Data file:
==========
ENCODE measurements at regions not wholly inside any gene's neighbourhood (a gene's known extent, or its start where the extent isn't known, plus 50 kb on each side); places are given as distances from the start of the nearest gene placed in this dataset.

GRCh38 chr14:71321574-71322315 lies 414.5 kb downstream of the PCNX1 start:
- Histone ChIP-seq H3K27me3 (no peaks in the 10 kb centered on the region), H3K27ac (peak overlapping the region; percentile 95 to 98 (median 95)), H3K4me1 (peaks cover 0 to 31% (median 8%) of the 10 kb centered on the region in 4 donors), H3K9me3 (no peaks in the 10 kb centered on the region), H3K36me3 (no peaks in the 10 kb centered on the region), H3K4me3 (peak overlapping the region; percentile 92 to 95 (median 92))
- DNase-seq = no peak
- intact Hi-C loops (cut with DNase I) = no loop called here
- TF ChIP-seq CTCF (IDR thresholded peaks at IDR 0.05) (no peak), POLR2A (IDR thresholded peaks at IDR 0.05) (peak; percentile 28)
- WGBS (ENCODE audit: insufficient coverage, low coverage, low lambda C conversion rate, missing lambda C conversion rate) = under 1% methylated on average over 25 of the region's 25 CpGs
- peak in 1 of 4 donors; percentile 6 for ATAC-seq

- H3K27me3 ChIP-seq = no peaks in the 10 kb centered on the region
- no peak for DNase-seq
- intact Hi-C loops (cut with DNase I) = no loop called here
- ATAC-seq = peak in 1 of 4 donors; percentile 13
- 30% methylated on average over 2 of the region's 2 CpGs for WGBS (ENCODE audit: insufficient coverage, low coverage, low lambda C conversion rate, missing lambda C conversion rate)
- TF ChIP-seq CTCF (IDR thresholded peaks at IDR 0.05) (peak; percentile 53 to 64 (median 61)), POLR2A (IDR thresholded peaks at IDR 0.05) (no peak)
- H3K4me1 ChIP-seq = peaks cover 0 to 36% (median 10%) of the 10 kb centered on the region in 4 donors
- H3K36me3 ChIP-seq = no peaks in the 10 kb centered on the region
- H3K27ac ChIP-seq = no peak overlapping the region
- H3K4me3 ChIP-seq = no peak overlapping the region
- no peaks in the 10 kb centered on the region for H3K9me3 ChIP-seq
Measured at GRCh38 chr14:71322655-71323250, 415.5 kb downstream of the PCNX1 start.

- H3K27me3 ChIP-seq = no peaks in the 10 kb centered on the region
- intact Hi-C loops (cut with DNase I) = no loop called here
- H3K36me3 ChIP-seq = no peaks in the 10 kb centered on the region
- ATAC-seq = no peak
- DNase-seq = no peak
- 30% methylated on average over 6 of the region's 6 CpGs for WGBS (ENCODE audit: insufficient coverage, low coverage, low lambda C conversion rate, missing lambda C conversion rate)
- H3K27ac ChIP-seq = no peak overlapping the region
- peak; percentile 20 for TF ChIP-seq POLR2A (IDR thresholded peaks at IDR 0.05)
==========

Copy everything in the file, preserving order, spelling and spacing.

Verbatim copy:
ENCODE measurements at regions not wholly inside any gene's neighbourhood (a gene's known extent, or its start where the extent isn't known, plus 50 kb on each side); places are given as distances from the start of the nearest gene placed in this dataset.

GRCh38 chr14:71321574-71322315 lies 414.5 kb downstream of the PCNX1 start:
- Histone ChIP-seq H3K27me3 (no peaks in the 10 kb centered on the region), H3K27ac (peak overlapping the region; percentile 95 to 98 (median 95)), H3K4me1 (peaks cover 0 to 31% (median 8%) of the 10 kb centered on the region in 4 donors), H3K9me3 (no peaks in the 10 kb centered on the region), H3K36me3 (no peaks in the 10 kb centered on the region), H3K4me3 (peak overlapping the region; percentile 92 to 95 (median 92))
- DNase-seq = no peak
- intact Hi-C loops (cut with DNase I) = no loop called here
- TF ChIP-seq CTCF (IDR thresholded peaks at IDR 0.05) (no peak), POLR2A (IDR thresholded peaks at IDR 0.05) (peak; percentile 28)
- WGBS (ENCODE audit: insufficient coverage, low coverage, low lambda C conversion rate, missing lambda C conversion rate) = under 1% methylated on average over 25 of the region's 25 CpGs
- peak in 1 of 4 donors; percentile 6 for ATAC-seq

- H3K27me3 ChIP-seq = no peaks in the 10 kb centered on the region
- no peak for DNase-seq
- intact Hi-C loops (cut with DNase I) = no loop called here
- ATAC-seq = peak in 1 of 4 donors; percentile 13
- 30% methylated on average over 2 of the region's 2 CpGs for WGBS (ENCODE audit: insufficient coverage, low coverage, low lambda C conversion rate, missing lambda C conversion rate)
- TF ChIP-seq CTCF (IDR thresholded peaks at IDR 0.05) (peak; percentile 53 to 64 (median 61)), POLR2A (IDR thresholded peaks at IDR 0.05) (no peak)
- H3K4me1 ChIP-seq = peaks cover 0 to 36% (median 10%) of the 10 kb centered on the region in 4 donors
- H3K36me3 ChIP-seq = no peaks in the 10 kb centered on the region
- H3K27ac ChIP-seq = no peak overlapping the region
- H3K4me3 ChIP-seq = no peak overlapping the region
- no peaks in the 10 kb centered on the region for H3K9me3 ChIP-seq
Measured at GRCh38 chr14:71322655-71323250, 415.5 kb downstream of the PCNX1 start.

- H3K27me3 ChIP-seq = no peaks in the 10 kb centered on the region
- intact Hi-C loops (cut with DNase I) = no loop called here
- H3K36me3 ChIP-seq = no peaks in the 10 kb centered on the region
- ATAC-seq = no peak
- DNase-seq = no peak
- 30% methylated on average over 6 of the region's 6 CpGs for WGBS (ENCODE audit: insufficient coverage, low coverage, low lambda C conversion rate, missing lambda C conversion rate)
- H3K27ac ChIP-seq = no peak overlapping the region
- peak; percentile 20 for TF ChIP-seq POLR2A (IDR thresholded peaks at IDR 0.05)